Pork is the most consumed meat worldwide, representing 35%9 of global meat consumption. In recent years, African swine fever - a deadly pig disease - has become a major crisis for the pork industry, causing massive losses in pig populations and generating drastic economic consequences. With no effective vaccine, the disease is not only impeding animal health and welfare but has detrimental impacts on the livelihoods of farmers and on food security.

GBADs information will help decision-makers target resources at animal diseases that threaten the food security of at-risk human populations.

Healthy animals help preserve the environment and natural ecosystems

The lower productivity of sick animals increases the need for resources to attain a given yield. It leads to needing more animals to achieve the same output, using ultimately more land and water.

Use of agricultural land and water in agriculture

Research on terrestrial farming has estimated that two-thirds of agricultural land is dedicated to livestock10; agriculture takes between 70% and 90% of the world’s freshwater11, and a third of this is used on livestock12; livestock are a source of methane (CH4) and indirectly carbon dioxide (CO2) emissions and local pollution.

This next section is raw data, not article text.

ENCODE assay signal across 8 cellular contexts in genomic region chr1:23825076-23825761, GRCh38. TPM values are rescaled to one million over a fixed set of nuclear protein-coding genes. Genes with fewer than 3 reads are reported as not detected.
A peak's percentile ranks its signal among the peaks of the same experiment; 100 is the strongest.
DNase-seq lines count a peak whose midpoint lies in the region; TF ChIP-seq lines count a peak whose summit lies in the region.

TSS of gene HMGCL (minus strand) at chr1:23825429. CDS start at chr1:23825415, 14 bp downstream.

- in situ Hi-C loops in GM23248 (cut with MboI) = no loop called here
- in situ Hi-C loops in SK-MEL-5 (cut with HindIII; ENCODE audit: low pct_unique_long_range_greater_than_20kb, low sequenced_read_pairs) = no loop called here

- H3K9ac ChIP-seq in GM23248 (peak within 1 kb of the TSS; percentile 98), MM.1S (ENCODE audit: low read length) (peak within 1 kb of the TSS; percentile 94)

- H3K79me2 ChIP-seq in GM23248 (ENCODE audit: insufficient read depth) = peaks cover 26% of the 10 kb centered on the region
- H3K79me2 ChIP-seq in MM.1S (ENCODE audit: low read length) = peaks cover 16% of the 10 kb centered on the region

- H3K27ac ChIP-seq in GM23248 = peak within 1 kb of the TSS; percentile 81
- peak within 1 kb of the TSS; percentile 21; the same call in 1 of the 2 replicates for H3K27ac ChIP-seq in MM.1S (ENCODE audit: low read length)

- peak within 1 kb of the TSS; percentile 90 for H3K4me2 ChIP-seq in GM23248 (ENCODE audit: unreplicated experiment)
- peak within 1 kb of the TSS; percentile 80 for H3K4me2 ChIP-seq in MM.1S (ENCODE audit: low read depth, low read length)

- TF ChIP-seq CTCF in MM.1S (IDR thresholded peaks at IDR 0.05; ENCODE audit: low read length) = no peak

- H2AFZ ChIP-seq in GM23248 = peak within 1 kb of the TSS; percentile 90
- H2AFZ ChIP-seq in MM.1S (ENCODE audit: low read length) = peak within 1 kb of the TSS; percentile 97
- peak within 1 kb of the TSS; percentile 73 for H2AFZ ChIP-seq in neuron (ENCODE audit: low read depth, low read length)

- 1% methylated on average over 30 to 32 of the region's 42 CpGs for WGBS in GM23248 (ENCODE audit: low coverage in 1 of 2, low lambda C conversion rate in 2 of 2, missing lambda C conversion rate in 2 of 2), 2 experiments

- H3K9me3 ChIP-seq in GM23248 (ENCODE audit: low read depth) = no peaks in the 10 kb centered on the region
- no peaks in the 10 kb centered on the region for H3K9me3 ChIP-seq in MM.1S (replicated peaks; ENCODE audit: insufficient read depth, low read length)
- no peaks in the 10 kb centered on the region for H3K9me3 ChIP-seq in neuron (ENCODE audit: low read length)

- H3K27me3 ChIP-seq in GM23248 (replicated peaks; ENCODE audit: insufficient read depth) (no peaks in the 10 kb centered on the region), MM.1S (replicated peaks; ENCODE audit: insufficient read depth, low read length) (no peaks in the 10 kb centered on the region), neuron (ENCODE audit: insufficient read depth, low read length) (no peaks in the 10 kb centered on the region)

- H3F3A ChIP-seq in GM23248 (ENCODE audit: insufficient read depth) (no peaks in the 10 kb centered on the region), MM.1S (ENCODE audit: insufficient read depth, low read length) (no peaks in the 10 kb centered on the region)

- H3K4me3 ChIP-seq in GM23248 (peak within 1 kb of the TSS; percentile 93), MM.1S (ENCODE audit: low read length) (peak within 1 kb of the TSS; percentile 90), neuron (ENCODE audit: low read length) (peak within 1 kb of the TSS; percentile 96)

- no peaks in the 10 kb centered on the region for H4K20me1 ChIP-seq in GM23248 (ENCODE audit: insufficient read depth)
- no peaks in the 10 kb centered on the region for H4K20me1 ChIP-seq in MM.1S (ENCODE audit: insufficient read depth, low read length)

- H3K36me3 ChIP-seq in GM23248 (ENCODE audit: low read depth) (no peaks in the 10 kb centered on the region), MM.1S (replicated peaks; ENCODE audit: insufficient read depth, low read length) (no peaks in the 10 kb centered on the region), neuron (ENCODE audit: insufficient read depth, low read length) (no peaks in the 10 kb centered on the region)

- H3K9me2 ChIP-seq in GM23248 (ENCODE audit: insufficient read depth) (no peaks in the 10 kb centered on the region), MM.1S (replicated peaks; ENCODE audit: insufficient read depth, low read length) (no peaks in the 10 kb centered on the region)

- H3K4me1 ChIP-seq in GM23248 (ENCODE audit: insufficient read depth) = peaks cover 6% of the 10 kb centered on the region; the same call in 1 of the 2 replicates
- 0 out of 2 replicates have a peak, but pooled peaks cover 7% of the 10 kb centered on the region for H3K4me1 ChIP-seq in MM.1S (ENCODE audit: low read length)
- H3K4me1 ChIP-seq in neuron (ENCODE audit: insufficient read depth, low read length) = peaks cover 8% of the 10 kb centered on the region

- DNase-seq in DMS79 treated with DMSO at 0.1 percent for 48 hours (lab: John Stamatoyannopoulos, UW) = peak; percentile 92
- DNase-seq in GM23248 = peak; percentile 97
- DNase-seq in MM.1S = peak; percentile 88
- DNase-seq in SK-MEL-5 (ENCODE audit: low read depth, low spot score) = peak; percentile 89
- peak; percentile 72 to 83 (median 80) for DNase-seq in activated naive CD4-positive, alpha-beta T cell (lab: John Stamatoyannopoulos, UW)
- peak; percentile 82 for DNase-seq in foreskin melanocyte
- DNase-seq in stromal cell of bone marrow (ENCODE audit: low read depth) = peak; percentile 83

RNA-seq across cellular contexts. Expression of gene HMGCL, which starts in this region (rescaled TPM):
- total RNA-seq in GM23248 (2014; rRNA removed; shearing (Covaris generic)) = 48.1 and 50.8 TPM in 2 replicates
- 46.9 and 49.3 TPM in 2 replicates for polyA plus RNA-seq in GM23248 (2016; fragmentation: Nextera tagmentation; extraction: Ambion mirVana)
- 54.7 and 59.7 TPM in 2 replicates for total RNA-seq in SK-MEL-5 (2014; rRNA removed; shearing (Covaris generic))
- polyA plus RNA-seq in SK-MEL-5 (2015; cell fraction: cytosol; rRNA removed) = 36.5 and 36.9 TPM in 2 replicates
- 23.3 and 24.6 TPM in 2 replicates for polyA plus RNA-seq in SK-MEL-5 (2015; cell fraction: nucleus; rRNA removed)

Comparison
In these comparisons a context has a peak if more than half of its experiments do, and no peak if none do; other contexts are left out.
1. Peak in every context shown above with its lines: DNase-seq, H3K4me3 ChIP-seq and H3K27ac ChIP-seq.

Agricultural land


Fresh water

GBADs findings will support a better management of natural resources and will indirectly contribute to limiting the food system’s effect on climate change and environmental degradation.

Animal farming is key to empowering women in certain regions

In rural agriculture-based economies, women comprise two-thirds of low-income livestock keepers13 as animal husbandry is often easier to acquire than other physical and financial assets14. Animals represent a source of income that helps meet specific expenses for the household, such as children’s school fees or medical costs, and is also key to their empowerment. Yet, the work of these some 400 million women is poorly explained in economic terms, and their role remains unrecognised.

Eradicating PPR
for improved livelihoods of women

Peste des petits ruminants (PPR) is a disease of sheep and goats. Over the last 15 years, it has spread to over 70 countries. It now threatens 80% of the world’s sheep and goats, many of which are owned by female farmers.

The disease is highly contagious and induces heavy drops in production and high mortality in animals. Such significant losses directly impact household incomes, drastically reducing the opportunities to access health care and education, and sometimes leading to diminished social status. Improved understanding of the impact of PPR on the condition of women could help empower them in many countries.